Essential future skills for IT pros and CIOs
11 September 2018 | 0
There is no doubt that demand for the technologically skilled will only increase in upcoming years, as practically every company becomes a software-driven enterprise. A survey by the jobs site Monster found that in the UK, jobs in the digital sector have multiplied at more than twice the rate of non-digital tech sectors, and are predicted to grow by 20% in the next decade. Given the international nature of the IT sector, the broad demands are likely to be paralleled elsewhere.
However, which skills will be particularly in demand? Can CIOs and other tech industry stalwarts future-proof their work by picking up certain skills?
While it is unlikely that the IT skills demanded by the jobs market today will become redundant within our lifetimes, the field is constantly evolving, and there are certainly growth areas on the horizon that IT professionals would do well to educate themselves in.
Demand for skills in development is resolutely here to stay (for the time being anyway, though this could change as soon as AI is more widely used to code). In 2017, the demand for software developers and engineers increased by 13% in the UK. But for now, many companies are looking to increase and improve their digital offering, and this work requires programmers.
Another important area of growth is the trend for companies to take a DevOps approach to their IT departments, meaning that developers well versed in this outlook and able to bridge the divide between these two departments will be the most employable.
So gaining a knowledge of DevOps tools such as Docker, Puppet and Chef is crucial for any developer looking to keep their skill set sharp.
It is widely recognised that cloud computing is the future, and every IT professional should feel comfortable using these systems. Gartner predicts that by 2020 the worldwide cloud computing market will be worth $411 billion (€354 billion). This means that demand for cloud infrastructure specialists is increasing across the board.
“Companies are willing to pay top salaries to find the professionals with the right skills and expertise,” says Andy Slater, cloud recruitment specialist, Networkers. “Outstanding communication skills are highly sought-after, as well as technical experience of working with Amazon Web Services (AWS), Microsoft Azure and an understanding of automation and tools like Puppet and Jenkins.”
Machine Learning and AI
These are two obvious areas of increasing growth. In the UK, demand for AI jobs increased threefold between 2015 and 2018, even beating out the US in terms of demand. Any developer or IT professional worth their salt should aim to gain at least a grounding of knowledge in these areas. For IT professionals or CIOs looking to move into a new area, jobs in this area include data scientists and machine learning engineers.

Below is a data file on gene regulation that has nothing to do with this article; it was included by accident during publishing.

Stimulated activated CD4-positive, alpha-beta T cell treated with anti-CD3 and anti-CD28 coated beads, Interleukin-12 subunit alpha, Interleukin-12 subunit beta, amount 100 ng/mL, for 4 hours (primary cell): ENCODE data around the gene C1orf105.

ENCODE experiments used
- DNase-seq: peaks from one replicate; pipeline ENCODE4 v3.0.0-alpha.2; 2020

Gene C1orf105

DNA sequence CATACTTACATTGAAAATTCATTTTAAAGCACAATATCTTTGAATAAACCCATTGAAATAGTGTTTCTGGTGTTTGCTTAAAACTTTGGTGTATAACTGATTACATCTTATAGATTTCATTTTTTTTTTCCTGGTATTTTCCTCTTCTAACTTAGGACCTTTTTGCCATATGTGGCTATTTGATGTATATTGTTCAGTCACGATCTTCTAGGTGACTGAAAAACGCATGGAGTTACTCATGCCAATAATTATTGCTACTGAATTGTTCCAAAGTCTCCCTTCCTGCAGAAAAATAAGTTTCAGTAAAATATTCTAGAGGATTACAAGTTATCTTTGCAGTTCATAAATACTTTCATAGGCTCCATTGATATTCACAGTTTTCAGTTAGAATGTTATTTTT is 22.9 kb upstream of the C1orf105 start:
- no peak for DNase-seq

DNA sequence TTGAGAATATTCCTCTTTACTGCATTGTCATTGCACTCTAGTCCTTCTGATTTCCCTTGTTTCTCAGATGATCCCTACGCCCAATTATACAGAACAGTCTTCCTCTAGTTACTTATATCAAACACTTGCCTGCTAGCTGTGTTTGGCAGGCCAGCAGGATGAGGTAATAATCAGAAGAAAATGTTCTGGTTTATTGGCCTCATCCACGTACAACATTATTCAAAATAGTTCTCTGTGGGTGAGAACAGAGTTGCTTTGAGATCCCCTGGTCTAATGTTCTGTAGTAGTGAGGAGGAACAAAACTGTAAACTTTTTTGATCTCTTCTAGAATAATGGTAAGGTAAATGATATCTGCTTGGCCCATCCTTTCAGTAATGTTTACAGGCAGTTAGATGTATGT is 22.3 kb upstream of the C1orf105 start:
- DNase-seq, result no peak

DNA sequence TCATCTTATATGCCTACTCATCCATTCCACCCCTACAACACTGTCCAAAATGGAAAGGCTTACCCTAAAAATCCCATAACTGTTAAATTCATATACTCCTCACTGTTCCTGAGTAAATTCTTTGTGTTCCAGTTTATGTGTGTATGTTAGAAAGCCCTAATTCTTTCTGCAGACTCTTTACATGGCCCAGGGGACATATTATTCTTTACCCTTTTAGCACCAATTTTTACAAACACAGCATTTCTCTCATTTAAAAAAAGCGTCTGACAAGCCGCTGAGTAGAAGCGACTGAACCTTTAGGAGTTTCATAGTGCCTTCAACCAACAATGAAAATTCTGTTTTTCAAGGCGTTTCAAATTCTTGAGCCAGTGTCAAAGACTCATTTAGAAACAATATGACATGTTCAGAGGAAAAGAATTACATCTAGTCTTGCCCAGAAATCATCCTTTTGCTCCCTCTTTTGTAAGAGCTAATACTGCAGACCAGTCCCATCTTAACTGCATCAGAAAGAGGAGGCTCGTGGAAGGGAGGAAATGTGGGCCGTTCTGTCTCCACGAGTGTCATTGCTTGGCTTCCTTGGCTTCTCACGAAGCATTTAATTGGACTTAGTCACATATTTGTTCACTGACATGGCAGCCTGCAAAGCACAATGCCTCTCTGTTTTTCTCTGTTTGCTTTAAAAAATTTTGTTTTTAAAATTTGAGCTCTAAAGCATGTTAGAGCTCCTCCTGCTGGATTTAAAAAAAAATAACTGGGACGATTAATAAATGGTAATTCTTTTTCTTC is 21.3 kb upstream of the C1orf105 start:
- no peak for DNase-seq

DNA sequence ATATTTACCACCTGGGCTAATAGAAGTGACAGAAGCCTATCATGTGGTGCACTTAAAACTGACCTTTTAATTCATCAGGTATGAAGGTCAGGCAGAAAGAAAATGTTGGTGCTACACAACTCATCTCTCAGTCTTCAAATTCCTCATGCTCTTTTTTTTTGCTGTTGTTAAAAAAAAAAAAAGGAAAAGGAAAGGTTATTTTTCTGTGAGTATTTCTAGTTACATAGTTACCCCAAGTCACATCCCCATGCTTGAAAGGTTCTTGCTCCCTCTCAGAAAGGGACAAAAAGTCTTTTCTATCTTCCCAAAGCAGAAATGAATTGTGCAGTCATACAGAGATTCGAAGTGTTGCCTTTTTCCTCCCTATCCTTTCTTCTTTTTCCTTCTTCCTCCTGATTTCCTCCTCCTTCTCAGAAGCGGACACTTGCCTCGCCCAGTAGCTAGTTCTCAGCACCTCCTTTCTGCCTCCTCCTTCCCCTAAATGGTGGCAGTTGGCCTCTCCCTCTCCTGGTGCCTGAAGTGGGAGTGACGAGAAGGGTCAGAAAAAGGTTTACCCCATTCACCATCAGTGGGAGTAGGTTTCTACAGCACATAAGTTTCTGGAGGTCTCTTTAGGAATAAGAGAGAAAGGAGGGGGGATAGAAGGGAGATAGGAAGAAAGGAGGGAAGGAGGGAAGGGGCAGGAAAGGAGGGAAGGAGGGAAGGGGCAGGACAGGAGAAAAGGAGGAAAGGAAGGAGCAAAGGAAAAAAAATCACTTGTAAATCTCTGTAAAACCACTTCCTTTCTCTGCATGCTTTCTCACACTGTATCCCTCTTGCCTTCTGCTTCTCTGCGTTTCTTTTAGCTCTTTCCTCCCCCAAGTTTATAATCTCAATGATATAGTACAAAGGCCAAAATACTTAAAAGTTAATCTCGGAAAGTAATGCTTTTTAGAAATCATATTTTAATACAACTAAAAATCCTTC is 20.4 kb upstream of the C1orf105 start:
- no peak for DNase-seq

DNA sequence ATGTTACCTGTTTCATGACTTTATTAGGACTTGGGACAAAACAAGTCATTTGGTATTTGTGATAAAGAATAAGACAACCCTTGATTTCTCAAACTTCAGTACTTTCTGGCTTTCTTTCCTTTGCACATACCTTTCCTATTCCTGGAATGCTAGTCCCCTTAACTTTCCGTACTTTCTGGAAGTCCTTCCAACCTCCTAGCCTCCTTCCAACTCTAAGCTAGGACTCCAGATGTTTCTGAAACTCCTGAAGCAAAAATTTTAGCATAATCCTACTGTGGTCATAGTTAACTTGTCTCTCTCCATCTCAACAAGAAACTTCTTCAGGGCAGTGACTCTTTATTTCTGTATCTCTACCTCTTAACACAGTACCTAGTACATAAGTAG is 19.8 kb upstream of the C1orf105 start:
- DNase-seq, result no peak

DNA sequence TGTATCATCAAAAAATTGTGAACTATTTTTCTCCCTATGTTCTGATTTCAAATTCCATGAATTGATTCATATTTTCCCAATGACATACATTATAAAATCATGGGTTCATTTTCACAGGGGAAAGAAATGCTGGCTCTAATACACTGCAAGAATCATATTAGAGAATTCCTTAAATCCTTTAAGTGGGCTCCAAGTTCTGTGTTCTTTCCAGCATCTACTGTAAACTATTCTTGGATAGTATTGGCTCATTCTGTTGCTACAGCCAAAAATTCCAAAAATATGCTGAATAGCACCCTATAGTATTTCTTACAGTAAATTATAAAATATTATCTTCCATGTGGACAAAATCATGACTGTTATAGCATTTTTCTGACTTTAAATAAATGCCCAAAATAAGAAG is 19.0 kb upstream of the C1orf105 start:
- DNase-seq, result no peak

“From both a jobs and a society perspective, AI is a technology that has the potential to be truly transformative,” said Tara Sinclair, economist and senior fellow at Indeed. “While the jury is still out on how many existing roles could be made redundant as AI becomes more widespread, or whether its potential for job creation outweighs any losses, in the short-term AI is providing a shot in the arm to Britain’s jobs market.”
Data has repeatedly been dubbed ‘the new oil’. The digital infrastructure of our world is now constructed on vast mountains of data, used to inform everything from transport to IoT, as well as business intelligence data fuelling internal organisational overhauls.
This area goes hand in hand with machine learning and AI because in these areas, huge databases are required for machines to ‘learn’ from, and create intelligence. This area will grow in tandem with increasing demand for data scientists. Knowledge of data visualisation tools, as well as how to analyse and present data will become increasingly valuable in the IT jobs market.
Cyber security is an area set to grow exponentially in importance in the upcoming years. Every time a breach is suffered by an organisation, there is a huge cost both in terms of financial loss and loss of reputation and brand value.
A recent study carried out by jobs site Indeed indicated that the UK is dangerously short on cybersecurity skills and that the number of cybersecurity jobs advertised in the UK is the third highest globally, meaning demand exceeded candidate interested by more than three times. The same study indicates that the most in-demand roles are application security, cyber security engineers, network security, cloud security, penetration testing and data security.
The growing interest in DevSecOps will also expand the skillset that organisations are looking for in cybersecurity professionals, widening the scope of the job description to include an understanding of development and operations too.
Business and people skills
As business evolve and go through digital transformations, it is also likely that hybrid roles, mixing elements of business and technology expertise become more common – good news for CIOs, whose role already encompasses both skillsets. Business acumen should also ideally be complemented by soft skills such as leadership and people skills.
“The business of being a CIO, or even being in information technology, is a people business,” said Marcy Klevorn, CIO, Ford. “Not starting out as a pure technologist helped me lead with relationships, building trust, and seeking to understand first, and then come with the solution next.”
IDG News Service